Are Calico Cats Always Female?
It is widely believed that calico cats can only be females, while this may be true; there are exceptions to this rule. The rare and elusive male calico feline can be produced with what is referred to as atypical genetics which is a resultant effect of chimeras or better still, mutations. The mix in the calico coat involves a combo of black, orange, and white spots or patches. However, the underlining genetics of a kitty’s coat color is quite complicated, but it all boils down to genetics which plays the biggest role to give that unique appearance to your feline companion. What’s more, Calico cats can also be identified by other names like torties, tortoiseshell, tricolor cats and also brindle.
What Is a Calico Cat?
When you hear the term ‘calico cat’, you might assume that it refers to a particular breed of cats, but that is not the case. In fact, calico refers to the color pattern. To be qualified as calico, then three colors must be represented that include white, black, orange. And a veritable calico cat must be born with large blocks or patches of the three colors. These colors usually come in variations of cream, grey, as well as ginger and as a result of their multi-colors, they tend to look very beautiful and cuddly.
Gender and Genetics
Theoretically, it is believed that getting a male calico cat is impossible. Under normal circumstances, the male feline comes with XY sex chromosomes, while on the other hand; the female kitty is born with XX. Since it is the X chromosome that bears the gene that is responsible for coat colors, female felines are known to inherit their own coat color from their queens which are XX as well as their toms that are represented with the XY. In order to create a tricolor pattern or calico, one-half of the X chromosomes must come with the orange gene while the other carries the black gene. The resultant effect of cross-breeding is an orange female and a black male that are usually a half-orange, half-black female kitten – this means a calico. The same result will still be realized by using a black female and an orange male.
The norm is that all male kittens are supposed to inherit their coat color from just the queen since the function of the Y chromosome is sex determination and does not have any connection with the eventual coat color of the kittens as they are born. Thus – an orange male kitten will result from mating an orange female cat with a black male cat, while you will get a black male kitten from mating a black female and an orange male cat.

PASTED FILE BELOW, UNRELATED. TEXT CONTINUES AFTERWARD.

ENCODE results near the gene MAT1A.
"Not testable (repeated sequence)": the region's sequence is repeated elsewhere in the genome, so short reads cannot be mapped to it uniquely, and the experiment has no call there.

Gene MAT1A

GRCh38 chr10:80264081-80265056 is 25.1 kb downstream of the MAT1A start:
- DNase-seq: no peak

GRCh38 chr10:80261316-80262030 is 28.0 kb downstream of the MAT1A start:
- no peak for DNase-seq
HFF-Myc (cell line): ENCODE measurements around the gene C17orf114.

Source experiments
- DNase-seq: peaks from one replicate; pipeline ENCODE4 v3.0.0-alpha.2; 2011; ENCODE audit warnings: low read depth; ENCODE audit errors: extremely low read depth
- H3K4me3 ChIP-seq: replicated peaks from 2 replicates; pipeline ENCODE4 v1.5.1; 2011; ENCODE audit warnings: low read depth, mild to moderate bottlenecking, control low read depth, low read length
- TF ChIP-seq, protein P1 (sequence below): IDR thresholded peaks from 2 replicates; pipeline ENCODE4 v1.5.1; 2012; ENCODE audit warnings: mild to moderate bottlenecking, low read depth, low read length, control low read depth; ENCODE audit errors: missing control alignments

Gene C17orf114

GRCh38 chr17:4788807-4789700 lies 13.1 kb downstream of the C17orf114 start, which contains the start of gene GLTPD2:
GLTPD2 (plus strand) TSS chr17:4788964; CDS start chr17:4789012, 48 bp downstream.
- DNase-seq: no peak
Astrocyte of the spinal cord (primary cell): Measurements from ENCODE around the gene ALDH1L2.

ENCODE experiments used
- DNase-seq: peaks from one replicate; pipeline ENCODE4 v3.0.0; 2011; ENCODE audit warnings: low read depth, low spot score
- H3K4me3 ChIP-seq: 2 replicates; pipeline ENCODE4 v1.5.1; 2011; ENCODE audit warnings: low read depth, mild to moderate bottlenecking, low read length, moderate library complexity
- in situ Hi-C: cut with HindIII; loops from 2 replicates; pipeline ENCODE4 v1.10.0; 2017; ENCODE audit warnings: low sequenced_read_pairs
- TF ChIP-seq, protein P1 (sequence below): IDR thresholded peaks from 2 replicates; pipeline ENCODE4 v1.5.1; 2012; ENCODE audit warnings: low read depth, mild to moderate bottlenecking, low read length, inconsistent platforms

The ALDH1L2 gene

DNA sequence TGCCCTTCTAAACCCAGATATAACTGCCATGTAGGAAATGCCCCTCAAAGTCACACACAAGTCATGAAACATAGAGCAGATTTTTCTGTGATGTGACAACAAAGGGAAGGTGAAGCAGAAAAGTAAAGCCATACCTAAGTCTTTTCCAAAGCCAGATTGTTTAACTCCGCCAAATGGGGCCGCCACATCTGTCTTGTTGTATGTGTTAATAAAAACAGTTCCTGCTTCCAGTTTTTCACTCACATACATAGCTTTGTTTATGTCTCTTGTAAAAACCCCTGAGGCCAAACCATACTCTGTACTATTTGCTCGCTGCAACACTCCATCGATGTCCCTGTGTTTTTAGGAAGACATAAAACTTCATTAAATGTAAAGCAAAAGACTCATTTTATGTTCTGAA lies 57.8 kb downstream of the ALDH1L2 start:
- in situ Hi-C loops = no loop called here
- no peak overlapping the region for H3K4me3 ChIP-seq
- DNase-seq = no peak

According to findings from genetics, the two X chromosomes found in the female are not both functional, it is only one of them that is active, which is the reason we are usually right in blanket predictions that male kittens will be born with the color of their queen. However, chromosomes are known to malfunction from time to time; in fact, they misdivide, making way for the birth of the rare male calico with an additional chromosome – one Y and two X. If it happens that one half of the X chromosome bears the orange gene, with the other bearing the non-orange gene, the result is a calico.
But then, we need to understand the fact that the calico cannot just be created by the existence of the additional X chromosome. If it happens that the two chromosomes are coded for either black or orange, the kitten will be born with that particular color instead of bearing patches of colors.
There are instances of abnormal chromosome counts, and this has been found to be rare but not unusual. Most of the cells in the feline population come with 19 pairs of chromosomes, but occasionally, gene mutation can produce an additional chromosome, double the normal count or even triple. So the reason most calico cats are born as females all boil down to genetics.
X-inactivation means that there is a random deactivation of one of the X chromosomes in every cell. For calico pattern in cats, the random combination of the color genes that come either activated or deactivated results into the spotty black and orange color pattern.
Since it is the female that carries double chromosomes, their coats can be realized in a couple of colors black and orange, but this is largely dependent on which X chromosome is deactivated and which is active. And then, the white color comes in to create a perfect three-color calico combination.
As the males are known to carry just a single X chromosome, their gene can only create one orange or black color and thus, displays just black or orange(Give or take white which is controlled by a different gene).
The Male Calico Cats
Having established the fact that the male calico cats do exist, we should try to understand that they come with some form of sexual inabilities.
According to findings from Judith Lindley, who is well known as the founder of the Calico Cat Registry International, Calico cats that are realized as males come with a common condition – their sexual organs are always incapacitated, meaning that these cats are often sterile as they are born with malformed sex organs and lack the capacity to breed. This has similarities with XXY syndrome or Klinefelter’s syndrome, which is a human version of the situation.
Statistics say that for every three thousand female calico felines, only one is realized as male and their findings have shown that these male tricolor cats are very healthy and their life expectancies are quite excellent.
Some Cool Facts About the Calico Cats
The calico felines were made the official cat in Maryland United States on the 1st of October 2001. According to the folklore of several cultures, cats with the beautiful tricolor display are believed to be bearers of good tidings, in other words, they bring good fortune to their owners. Sailors of Japanese origin are known to sail with calico cats as a form of protection against any misfortune that might be encountered at sea.